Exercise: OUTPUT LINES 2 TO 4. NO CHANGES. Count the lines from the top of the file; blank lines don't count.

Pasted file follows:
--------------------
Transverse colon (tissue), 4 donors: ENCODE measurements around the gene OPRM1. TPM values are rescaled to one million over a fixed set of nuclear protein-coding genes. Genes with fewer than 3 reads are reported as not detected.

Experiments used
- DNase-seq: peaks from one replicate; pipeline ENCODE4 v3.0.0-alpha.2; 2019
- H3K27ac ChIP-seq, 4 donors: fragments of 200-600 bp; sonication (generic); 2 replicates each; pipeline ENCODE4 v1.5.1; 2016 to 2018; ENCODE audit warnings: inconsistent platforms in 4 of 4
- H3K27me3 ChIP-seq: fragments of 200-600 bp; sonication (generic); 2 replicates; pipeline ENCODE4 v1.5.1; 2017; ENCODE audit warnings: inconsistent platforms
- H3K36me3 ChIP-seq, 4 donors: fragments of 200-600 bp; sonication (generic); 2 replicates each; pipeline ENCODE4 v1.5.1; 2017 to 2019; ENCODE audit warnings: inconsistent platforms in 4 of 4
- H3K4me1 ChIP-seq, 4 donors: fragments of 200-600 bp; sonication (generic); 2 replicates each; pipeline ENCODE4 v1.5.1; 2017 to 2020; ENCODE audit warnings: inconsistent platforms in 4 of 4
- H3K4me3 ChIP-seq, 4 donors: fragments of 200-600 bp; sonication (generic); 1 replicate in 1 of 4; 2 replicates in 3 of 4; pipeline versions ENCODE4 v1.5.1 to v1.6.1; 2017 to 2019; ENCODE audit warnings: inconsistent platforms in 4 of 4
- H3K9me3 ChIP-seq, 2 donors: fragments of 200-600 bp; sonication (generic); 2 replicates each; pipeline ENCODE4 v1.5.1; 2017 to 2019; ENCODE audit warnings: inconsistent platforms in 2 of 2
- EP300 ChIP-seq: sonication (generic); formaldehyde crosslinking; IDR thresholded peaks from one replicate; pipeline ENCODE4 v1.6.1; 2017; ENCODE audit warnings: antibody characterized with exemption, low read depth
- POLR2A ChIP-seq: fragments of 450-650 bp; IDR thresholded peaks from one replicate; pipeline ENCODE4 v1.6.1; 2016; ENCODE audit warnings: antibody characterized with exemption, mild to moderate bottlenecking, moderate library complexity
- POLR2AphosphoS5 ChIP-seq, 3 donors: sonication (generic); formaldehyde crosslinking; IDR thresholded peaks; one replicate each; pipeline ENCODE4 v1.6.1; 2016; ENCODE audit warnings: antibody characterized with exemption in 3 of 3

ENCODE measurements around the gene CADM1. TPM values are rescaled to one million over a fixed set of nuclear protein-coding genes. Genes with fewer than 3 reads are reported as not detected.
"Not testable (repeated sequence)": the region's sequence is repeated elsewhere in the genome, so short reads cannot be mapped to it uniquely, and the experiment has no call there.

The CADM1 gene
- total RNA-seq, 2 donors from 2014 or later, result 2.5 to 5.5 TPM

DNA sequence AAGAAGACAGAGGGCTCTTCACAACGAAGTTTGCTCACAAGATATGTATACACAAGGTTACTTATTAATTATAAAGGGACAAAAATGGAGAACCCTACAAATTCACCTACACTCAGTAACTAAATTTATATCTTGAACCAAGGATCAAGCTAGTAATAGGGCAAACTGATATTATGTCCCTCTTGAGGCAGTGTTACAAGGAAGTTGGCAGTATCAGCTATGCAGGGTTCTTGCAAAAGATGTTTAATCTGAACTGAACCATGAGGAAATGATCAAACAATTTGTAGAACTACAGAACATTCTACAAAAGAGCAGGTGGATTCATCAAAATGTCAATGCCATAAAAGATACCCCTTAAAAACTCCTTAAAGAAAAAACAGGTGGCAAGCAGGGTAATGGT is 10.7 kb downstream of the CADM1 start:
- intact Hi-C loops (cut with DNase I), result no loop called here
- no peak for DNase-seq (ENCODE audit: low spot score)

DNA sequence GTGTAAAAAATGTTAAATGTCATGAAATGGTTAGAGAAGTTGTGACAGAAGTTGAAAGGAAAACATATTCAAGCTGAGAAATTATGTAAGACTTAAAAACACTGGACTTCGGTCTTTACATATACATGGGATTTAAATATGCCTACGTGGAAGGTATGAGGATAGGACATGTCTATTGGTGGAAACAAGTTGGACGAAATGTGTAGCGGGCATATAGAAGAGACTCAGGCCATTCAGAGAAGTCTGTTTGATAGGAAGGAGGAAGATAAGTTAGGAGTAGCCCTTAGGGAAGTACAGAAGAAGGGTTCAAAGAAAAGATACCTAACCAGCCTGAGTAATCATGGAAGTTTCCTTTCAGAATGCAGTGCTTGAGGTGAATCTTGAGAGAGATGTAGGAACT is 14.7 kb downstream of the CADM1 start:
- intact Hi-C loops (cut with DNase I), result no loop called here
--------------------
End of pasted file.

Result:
Experiments used
- DNase-seq: peaks from one replicate; pipeline ENCODE4 v3.0.0-alpha.2; 2019
- H3K27ac ChIP-seq, 4 donors: fragments of 200-600 bp; sonication (generic); 2 replicates each; pipeline ENCODE4 v1.5.1; 2016 to 2018; ENCODE audit warnings: inconsistent platforms in 4 of 4